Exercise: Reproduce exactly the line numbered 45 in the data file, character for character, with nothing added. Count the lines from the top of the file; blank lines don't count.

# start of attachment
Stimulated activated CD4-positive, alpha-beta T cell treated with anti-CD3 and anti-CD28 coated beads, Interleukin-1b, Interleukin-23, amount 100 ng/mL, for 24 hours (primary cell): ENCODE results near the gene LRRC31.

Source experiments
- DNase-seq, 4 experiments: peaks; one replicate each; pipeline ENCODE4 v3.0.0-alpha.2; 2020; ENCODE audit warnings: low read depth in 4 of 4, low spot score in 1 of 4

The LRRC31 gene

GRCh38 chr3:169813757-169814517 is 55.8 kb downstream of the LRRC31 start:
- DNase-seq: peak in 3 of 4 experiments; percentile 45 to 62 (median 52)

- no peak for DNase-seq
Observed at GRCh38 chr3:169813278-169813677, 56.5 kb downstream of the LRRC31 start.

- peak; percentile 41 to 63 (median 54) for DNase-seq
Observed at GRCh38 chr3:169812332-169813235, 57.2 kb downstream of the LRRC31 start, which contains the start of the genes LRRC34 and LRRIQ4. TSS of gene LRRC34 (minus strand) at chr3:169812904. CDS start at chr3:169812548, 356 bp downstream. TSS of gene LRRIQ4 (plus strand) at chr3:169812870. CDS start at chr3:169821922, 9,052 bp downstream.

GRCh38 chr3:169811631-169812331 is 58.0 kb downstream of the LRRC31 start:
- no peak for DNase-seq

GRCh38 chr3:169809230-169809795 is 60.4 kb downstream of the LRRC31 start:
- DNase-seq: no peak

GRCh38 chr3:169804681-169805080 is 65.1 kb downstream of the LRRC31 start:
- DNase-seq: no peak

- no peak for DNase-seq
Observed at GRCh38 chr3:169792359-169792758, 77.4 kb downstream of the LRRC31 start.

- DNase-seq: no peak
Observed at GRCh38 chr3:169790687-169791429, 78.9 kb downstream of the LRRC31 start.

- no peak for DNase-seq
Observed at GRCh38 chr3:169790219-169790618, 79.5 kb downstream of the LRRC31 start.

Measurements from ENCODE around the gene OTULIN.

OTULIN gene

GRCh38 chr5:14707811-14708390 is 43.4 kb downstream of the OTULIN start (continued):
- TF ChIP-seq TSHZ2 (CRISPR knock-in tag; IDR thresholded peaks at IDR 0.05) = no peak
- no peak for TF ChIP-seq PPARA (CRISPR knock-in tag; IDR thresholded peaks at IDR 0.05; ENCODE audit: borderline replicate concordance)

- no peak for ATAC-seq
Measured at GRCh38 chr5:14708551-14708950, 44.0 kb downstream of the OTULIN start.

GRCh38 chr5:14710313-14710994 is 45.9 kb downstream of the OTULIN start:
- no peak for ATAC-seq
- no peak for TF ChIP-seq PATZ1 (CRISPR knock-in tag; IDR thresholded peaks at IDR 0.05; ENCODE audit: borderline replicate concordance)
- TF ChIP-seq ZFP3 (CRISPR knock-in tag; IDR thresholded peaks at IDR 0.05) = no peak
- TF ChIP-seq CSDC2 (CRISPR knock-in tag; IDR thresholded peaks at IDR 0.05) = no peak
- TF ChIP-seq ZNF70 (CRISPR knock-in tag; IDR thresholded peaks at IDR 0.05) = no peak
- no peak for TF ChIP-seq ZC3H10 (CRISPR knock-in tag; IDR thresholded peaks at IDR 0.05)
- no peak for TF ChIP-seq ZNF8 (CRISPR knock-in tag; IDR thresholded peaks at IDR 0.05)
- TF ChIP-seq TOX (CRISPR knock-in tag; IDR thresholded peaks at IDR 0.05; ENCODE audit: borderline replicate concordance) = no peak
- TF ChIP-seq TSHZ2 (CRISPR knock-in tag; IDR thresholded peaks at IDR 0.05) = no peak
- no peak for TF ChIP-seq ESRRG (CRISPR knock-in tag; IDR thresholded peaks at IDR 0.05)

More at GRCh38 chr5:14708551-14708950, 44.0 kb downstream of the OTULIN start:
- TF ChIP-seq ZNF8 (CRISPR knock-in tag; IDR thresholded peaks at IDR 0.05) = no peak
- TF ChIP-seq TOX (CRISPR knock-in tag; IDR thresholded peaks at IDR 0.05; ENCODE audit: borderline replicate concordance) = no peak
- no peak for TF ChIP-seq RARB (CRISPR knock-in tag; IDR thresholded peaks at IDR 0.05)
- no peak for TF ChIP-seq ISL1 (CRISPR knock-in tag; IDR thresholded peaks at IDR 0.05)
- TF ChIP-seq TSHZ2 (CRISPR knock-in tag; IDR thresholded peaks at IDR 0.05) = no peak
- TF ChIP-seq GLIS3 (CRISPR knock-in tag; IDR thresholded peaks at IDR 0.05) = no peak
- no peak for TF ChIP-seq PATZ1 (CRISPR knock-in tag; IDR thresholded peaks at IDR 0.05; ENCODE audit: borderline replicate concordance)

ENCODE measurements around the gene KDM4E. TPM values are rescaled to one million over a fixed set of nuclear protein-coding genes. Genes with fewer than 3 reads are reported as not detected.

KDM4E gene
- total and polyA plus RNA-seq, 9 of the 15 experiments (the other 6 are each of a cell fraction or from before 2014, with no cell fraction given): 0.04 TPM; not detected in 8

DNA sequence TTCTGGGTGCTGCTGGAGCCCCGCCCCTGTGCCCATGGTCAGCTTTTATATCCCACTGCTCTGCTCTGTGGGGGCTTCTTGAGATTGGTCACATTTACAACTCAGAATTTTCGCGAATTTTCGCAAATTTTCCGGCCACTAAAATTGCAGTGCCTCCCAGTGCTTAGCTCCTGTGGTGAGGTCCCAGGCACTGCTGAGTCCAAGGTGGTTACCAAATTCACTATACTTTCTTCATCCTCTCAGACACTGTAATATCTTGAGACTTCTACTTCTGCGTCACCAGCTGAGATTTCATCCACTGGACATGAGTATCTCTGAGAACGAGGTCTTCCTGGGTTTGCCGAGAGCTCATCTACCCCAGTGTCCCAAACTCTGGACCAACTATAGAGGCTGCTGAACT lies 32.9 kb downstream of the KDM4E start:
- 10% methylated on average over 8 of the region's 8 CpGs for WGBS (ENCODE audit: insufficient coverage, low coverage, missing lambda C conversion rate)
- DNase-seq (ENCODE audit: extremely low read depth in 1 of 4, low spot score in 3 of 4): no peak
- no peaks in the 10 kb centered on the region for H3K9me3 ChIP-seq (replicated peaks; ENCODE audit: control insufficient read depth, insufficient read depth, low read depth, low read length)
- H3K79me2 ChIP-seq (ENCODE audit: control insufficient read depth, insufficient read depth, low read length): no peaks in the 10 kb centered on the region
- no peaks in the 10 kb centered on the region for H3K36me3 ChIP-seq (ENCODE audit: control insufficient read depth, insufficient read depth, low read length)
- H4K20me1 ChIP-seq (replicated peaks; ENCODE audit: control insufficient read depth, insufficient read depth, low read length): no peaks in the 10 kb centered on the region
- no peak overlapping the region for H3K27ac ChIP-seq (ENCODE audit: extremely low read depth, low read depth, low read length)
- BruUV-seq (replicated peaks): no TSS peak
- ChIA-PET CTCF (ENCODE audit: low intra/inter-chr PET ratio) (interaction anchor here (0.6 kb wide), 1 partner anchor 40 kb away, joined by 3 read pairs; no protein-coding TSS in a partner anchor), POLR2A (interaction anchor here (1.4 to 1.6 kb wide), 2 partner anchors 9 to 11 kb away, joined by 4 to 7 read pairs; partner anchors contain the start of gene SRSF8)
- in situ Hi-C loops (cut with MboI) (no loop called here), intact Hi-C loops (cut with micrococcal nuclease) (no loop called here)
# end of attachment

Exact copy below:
- no peak for TF ChIP-seq ISL1 (CRISPR knock-in tag; IDR thresholded peaks at IDR 0.05)